Adaptive Segmentationmicro-segmentation June 22, 2020

Operationalizing Zero Trust – Steps 2 and 3: Determine which Zero Trust Pillar to focus on and Specify the Exact Control

Raghu Nandakumara, Field CTO

Overview

This blog series expands on ideas introduced in my March post, “Zero Trust is not hard … If you’re pragmatic”.

In that post, I outlined six steps to achieve Zero Trust. Here, I will delve more deeply into two of the six steps outlined to provide a solid framework that can be used by micro-segmentation practitioners in organisations large and small to make their projects more successful. Before I begin, here’s a visual representation of each step:

operationalizing_zero_trust_flow_chart_04may2020

 

Step 2: Determine which Zero Trust Pillar to focus on

In part 1 of this series, I looked at “Identifying what to protect” and recommended that to achieve your long-term goal – enterprise-wide adoption of Zero Trust – it was wise to start small, and look for candidate applications that ideally matched at least 2 out of the 3 criteria listed below:

  • Have a strong driver to adopt Zero Trust security principles – i.e. a compliance or regulatory requirement, an audit finding that needs to be addressed, or a response to a breach.
  • Are marked as critical applications.
  • Have a willingness to be guinea pigs.

Imagine I have hunted round my organisation and have found an application that handles PCI data and, hence, needs to be compliant with PCI-DSS requirements. It also happens to have an audit finding around ‘excessive network access’, is marked as a critical component in my customer payments system, and, after much convincing, the application team has agreed to work with me in adopting a Zero Trust framework to properly secure their application. If I quickly scan back to my list of selection criteria, I can see that my chosen application ticks all 3 requirements.

So, now I move on to determining which Zero Trust Pillar to focus on in this iteration – here’s what the pillars are:

Zero Trust diagram

In the same way that you should take a very focused approach when identifying what applications to protect at this stage, you should apply a similar attitude when determining how to approach Zero Trust itself. Attempting to address every single pillar in one cycle would be ambitious and unrealistic – as you would likely need to implement a diverse set of controls and technologies, which would hamper the recommended objective of making relatively quick and measurable progress.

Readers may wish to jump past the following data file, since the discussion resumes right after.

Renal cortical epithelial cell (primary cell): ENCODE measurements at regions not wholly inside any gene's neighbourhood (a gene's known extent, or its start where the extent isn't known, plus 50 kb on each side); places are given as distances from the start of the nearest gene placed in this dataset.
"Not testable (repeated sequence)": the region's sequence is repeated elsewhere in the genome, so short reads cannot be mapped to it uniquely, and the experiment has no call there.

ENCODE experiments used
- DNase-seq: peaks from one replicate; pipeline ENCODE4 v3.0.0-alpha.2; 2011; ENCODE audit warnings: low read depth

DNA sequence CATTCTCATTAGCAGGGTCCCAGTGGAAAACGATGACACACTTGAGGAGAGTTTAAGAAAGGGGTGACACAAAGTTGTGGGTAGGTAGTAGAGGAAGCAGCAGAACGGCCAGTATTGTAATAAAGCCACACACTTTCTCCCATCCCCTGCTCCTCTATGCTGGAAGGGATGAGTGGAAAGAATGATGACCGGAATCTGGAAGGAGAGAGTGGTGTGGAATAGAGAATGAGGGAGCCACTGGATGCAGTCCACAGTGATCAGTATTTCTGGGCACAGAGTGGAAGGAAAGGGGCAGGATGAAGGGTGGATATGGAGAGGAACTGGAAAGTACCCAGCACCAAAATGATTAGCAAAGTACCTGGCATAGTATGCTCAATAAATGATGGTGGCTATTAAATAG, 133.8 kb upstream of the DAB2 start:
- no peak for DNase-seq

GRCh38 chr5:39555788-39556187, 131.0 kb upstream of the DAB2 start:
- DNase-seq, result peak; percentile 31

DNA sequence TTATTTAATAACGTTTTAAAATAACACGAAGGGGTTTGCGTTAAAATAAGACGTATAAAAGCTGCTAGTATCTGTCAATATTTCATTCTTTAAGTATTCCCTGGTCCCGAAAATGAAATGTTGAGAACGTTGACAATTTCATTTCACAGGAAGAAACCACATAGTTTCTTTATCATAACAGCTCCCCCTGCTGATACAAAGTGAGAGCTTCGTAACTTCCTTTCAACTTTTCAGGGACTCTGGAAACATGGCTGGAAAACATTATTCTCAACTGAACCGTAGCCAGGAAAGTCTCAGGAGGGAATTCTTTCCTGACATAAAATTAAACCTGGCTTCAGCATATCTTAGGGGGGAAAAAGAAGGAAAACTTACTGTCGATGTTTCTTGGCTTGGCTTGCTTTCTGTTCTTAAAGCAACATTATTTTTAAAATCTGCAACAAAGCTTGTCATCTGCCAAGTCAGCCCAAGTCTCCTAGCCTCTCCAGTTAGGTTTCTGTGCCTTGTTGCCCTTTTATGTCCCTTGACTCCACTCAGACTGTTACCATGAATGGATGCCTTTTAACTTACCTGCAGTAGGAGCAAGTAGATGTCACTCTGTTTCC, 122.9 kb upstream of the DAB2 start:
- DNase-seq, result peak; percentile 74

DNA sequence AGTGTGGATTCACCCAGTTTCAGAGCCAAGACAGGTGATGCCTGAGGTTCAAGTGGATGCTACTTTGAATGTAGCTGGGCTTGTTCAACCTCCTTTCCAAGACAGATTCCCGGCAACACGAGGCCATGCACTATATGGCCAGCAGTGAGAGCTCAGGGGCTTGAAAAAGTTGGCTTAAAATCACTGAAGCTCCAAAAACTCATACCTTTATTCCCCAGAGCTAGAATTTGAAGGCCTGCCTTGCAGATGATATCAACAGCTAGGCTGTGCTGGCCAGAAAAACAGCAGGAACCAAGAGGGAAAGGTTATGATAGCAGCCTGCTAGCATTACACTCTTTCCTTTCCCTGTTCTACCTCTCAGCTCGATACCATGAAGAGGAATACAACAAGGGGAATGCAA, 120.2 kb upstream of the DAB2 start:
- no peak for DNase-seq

Forrester actually provide a Zero Trust Maturity Model Assessment Tool to help practitioners identify gaps in their organisation’s adoption of Zero Trust and these results can be used to identify the specific Zero Trust pillar(s) to focus on. Let’s assume you have run this assessment against my chosen application and it identifies significant gaps in the protection of workloads running the application – and specifically it highlights that they are easily accessible from across my network. This would lead you to focus this particular iteration on protecting the workloads that host your application, ensuring that you gain excellent visibility in this area.

Step 3: Specify the Exact Control

Workload protection encompasses many security capabilities including, but not limited to, effective securing and patching of the OS and any installed applications, host-based threat protection controls such as antivirus, EDR, file integrity monitoring, host-based firewalling, etc.

Step 2 of the Zero Trust Maturity Assessment has identified excessive network access to the application workloads as the most significant gap in Zero Trust, so I recommend focusing on host-based firewalling, or more generally micro-segmentation, as the security control to apply in order to move your application one step further forward in its Zero Trust journey.

From my own personal experience as a practitioner before joining Illumio, I know that in order to effectively implement micro-segmentation, you need excellent visibility into your application’s upstream and downstream dependencies, so that you have the right information with which to build and validate the least privilege, whitelist-based, Zero Trust policies that will protect your workloads.

So, when you focus on workload protection and the visibility and analytics associated with this, and have further clarified that you plan to only build micro-segmentation controls at this stage, you are now ready to identify the input data needed to make this vision a reality. And that’s exactly what I will focus on in the next edition of this series.

Can’t wait for my next post to learn more? Visit our page on how to operationalize your Zero Trust strategy with micro-segmentation to get the inside scoop.

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